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Opinion & Essays - Apr, 1997 Issue #45

part 2 of 3
Some Why’s and Wherefore’s as It Exists 
in Emotional Growth Schools 

by Linda Shaffer, Educational Consultant
Sandpoint, Idaho 83864

(NOTE: This article is the second in a three-part series about the eclectic counseling style in emotional growth schools. While the first article defined eclectic counseling styles and discussed why the need, this article and Part III will focus on the groundwork. Reviewed here and in the next issue will be some of the underlying counseling theories -- and “Who created what” that is used today in many innovative formats and processes in emotional growth schools.) 

“I’m not sure I can BELIEVE or totally trust what seems to be happening for my child.” It is not uncommon for many parents new to an emotional growth school system to make this statement. 

It is understandable that a parent being hugged tightly by a child who angrily refused their new school two months earlier will wonder “what is going on here!” Is this one of the old familiar MANIPULATIONS or is there some honesty in this embrace? And how did these new or “new-old” feelings begin to emerge or re-emerge. 

If the EARLIEST PROFESSIONALS in the mental health field could peer into emotional growth schools today, I think they would be pleased (mostly) with some of the creative adaptations of their own personal counseling theories and styles. And they would be proud to have contributed to today’s early on loving child/parent embraces initiated by an earlier angry-to-be- enrolled adolescent. 

Teens and families CAN get UNSTUCK. And it need not take YEARS and YEARS of psychotherapy. Once the eclectic counseling style begins -- be it being around horses, group sessions, workshops or dancing, digging fence post holes, splitting wood, growing a garden, writing poetry, hiking in the mountains, community service, and crocheting a scarf for a grandmother, for starters -- teens gradually find it hard to hold on to their old negative attitudes. Their FIRST plan of “doing their time” AND “then I won’t have to listen to my parents ever again” starts to fall flat. 

WHO CREATED the various counseling processes in these schools that can reap such potential benefits? It was and is as every day goes by many, many VERY CREATIVE and courageous individuals within these schools. And WHO might have influenced them? Whose works did they read and study? Who might they have known personally? In which graduate psych or sociology course did these concepts arise and create a spark?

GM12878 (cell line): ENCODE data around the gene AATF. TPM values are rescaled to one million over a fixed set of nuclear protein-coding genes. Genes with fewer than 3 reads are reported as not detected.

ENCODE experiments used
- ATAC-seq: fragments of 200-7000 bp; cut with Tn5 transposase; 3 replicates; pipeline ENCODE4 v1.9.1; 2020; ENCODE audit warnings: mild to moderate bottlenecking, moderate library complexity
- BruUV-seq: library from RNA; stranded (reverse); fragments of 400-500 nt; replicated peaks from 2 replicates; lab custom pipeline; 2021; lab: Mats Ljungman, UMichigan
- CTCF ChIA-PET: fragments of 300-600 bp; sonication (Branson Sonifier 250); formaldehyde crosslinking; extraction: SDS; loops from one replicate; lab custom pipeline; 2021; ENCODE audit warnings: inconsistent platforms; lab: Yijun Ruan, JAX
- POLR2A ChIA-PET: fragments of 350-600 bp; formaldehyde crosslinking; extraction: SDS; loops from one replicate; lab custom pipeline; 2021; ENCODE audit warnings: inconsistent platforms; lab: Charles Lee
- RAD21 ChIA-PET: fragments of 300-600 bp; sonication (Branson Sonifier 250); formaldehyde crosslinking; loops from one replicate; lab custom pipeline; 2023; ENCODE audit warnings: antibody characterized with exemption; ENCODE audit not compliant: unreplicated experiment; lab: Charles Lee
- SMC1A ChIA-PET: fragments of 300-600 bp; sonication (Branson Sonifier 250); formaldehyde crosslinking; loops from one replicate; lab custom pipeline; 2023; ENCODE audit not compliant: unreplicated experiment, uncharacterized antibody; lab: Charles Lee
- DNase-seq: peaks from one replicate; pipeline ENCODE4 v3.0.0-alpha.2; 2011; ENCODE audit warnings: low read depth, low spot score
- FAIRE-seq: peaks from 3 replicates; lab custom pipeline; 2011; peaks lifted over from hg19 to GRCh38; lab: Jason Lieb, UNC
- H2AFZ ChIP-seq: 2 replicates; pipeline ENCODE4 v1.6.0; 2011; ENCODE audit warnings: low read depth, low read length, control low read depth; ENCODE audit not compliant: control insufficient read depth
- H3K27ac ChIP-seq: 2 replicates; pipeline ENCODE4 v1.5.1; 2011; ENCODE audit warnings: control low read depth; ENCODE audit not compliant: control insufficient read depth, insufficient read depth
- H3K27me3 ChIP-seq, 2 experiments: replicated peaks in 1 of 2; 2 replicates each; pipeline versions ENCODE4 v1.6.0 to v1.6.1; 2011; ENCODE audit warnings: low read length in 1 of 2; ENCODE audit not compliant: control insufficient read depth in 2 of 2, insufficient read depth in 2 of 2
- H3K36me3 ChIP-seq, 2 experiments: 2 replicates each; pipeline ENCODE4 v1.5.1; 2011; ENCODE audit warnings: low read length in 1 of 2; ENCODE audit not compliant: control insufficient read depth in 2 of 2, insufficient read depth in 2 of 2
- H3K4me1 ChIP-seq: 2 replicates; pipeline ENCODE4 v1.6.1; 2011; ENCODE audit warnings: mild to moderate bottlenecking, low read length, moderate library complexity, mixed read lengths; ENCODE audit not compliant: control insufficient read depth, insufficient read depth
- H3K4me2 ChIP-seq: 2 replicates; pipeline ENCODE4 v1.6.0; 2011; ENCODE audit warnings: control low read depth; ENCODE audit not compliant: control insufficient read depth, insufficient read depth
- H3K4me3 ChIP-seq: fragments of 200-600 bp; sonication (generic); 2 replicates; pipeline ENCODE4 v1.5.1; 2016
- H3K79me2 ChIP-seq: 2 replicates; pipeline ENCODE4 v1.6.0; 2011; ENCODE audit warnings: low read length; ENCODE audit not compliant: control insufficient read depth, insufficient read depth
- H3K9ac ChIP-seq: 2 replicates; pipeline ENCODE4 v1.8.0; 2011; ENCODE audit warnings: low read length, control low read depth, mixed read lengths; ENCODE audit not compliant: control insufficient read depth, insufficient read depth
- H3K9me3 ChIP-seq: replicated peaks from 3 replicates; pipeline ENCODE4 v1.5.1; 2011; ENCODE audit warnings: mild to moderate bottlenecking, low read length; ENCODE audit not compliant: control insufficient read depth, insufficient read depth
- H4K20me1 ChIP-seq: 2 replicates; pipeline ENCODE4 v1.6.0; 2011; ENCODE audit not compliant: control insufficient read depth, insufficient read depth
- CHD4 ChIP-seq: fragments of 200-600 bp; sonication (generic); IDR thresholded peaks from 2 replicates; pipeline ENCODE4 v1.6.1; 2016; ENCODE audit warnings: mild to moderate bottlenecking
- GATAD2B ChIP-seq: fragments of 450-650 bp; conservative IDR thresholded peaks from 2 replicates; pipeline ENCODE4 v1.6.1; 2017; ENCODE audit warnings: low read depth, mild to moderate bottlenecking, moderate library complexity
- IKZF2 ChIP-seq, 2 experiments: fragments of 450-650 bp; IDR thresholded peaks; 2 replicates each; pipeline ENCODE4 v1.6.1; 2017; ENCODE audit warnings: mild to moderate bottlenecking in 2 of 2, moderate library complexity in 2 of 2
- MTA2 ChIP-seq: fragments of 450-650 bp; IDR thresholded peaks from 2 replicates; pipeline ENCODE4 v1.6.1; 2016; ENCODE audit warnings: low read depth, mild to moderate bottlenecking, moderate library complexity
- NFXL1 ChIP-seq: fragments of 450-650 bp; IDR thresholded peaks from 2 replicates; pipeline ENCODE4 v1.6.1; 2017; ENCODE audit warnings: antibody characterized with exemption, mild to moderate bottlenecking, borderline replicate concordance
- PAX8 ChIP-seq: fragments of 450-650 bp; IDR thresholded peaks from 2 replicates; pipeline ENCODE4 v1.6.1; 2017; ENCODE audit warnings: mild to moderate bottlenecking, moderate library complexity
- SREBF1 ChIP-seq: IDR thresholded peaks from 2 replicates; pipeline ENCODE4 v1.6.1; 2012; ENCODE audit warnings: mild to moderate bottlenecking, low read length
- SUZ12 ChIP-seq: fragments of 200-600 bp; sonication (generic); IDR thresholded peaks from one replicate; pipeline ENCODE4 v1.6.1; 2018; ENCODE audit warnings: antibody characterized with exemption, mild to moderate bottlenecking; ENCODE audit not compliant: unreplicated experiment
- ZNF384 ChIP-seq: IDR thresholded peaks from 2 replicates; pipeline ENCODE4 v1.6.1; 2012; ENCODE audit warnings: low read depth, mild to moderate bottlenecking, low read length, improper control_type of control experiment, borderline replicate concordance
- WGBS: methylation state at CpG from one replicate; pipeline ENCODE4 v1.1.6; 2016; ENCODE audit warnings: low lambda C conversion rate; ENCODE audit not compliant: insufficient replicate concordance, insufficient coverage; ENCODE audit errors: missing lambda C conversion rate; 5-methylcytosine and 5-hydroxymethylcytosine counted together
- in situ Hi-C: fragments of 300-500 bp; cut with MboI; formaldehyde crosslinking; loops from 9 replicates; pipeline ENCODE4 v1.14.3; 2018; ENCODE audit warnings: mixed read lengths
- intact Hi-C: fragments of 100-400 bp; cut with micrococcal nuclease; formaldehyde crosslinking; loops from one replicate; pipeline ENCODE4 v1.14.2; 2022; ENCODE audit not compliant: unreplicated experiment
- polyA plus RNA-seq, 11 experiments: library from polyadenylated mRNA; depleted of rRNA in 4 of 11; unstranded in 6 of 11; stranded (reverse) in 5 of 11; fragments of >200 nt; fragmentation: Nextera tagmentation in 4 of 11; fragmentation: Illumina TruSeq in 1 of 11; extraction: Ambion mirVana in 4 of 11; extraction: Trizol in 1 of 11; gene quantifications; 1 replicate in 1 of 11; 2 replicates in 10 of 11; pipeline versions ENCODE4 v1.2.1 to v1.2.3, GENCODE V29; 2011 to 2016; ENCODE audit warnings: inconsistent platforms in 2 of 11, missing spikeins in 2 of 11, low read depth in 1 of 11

I suggest we talk about Carl Rogers, Erik Erikson, Carl Jung, Alfred Adler, and Sigmund Freud. Let’s also include Karen Horney, Abraham Maslow, Soren Kierkegaard, Fritz Perls, Rollo May, Victor Frankl, and Kurt Hahn, etc. And then there was the influence of Synanon and its both praised and reviled founder Charles Dederich who recently died at the age of 83 in central California, Lifespring, est, Esalen, Emerson, Thoreau, Gibran, Plato, Buddha, and not to forget Jonathon Living Seagull. 

First, CARL ROGERS, I believe would see how prominent is his client-centered therapy as counselors in these schools get to know their students from an honest, caring, loving, understanding point of view. Rogers eliminated the word patient for client instead. In today’s schools he would hear the word student. He believed in genuineness, empathy, and unconditional positive regard. 

Sigmund Freud would NOT see his style of psychoanalysis or hypnosis, but he would see the adaptations as counselors in group sessions and personal growth workshops assist students to do some “recollecting” in order to make connections between their triggers, strategies and behaviors of today and the unresolved issues from the past. FREE ASSOCIATION, or spontaneous verbalization, promulgated by Freud, is encouraged in group sessions. Adolescents are urged not to “screen” their thoughts, but to just start talking and see what comes forth. The hope is that TRUE feelings will emerge rather than carefully worded intellectualizations. 

Carl JUNG and Alfred ADLER, colleagues of Freud, broke away from many of Freud’s ideas regarding the primacy of sexual instinct as the basis for all human motivation. To emotional growth schools they contributed to concepts of inferiority and superiority complexes (Adler) and introversion and extroversion (Jung). 

ERIK ERIKSON would see his eight stages of human growth and development reflected in emotional growth workshops that center around truth or one’s essence, childhood, friendship, dreams, true and false images (games), imagining a different world, distinction between thinking and feeling, and standing at the completion of a goal with a fuller toolbag of coping skills and a new awareness. This is the counseling I refer to as “in the side door” therapy. It can be playful, difficult, easy, challenging, diversified in mood, contemplative, impossible for the participant to predict “what comes next,” psychodrama-like, and can be one fantastic voyage! 

In the Erikson-concepts types of workshops for adolescents, teens learn about “real” friends. One major emotional growth step for an adolescent can be moving from the thinking that says “If I tell something about you, I’m a narc” to “If I tell something about you it means I’m a truly caring friend or I’d keep my mouth shut and watch you go down the tube.” Philosophically, the latter seems to make a lot of sense. For a struggling 15 year old, however, there can be a 10 foot thick wall in the way of dropping “narc” and embracing TRUE friend. 

Copyright © 1997, Woodbury Reports, Inc. (This article may be reproduced without prior approval if the copyright notice and proper publication and author attribution accompanies the copy.)

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